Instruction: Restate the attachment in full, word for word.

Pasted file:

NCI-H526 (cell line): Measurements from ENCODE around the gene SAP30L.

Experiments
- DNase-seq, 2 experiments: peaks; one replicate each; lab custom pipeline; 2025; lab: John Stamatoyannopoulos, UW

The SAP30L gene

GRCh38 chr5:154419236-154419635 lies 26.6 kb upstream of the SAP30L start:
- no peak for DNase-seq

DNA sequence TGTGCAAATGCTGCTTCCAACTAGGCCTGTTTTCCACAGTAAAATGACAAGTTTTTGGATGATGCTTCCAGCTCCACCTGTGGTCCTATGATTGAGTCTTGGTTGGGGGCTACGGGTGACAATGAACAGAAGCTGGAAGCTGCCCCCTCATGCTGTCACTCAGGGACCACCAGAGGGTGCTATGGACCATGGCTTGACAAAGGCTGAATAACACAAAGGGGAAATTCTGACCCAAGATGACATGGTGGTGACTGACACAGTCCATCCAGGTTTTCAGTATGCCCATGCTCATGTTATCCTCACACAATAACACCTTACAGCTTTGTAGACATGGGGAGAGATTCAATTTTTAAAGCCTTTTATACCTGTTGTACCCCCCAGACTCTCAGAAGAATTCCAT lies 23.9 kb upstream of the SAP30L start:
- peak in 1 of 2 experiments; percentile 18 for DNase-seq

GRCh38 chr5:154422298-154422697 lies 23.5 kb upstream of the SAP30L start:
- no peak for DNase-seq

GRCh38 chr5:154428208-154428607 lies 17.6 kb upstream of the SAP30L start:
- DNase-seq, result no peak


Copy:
NCI-H526 (cell line): Measurements from ENCODE around the gene SAP30L.

Experiments
- DNase-seq, 2 experiments: peaks; one replicate each; lab custom pipeline; 2025; lab: John Stamatoyannopoulos, UW

The SAP30L gene

GRCh38 chr5:154419236-154419635 lies 26.6 kb upstream of the SAP30L start:
- no peak for DNase-seq

DNA sequence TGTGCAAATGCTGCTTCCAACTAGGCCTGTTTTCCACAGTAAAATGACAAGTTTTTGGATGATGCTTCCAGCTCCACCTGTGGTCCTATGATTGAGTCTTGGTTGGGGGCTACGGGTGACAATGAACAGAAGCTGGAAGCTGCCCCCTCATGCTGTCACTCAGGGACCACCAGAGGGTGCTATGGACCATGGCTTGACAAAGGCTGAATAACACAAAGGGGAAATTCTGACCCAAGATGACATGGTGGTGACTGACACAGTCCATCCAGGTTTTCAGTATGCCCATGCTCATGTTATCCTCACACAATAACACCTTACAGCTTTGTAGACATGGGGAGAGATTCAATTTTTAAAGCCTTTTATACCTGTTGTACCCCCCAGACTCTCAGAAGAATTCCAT lies 23.9 kb upstream of the SAP30L start:
- peak in 1 of 2 experiments; percentile 18 for DNase-seq

GRCh38 chr5:154422298-154422697 lies 23.5 kb upstream of the SAP30L start:
- no peak for DNase-seq

GRCh38 chr5:154428208-154428607 lies 17.6 kb upstream of the SAP30L start:
- DNase-seq, result no peak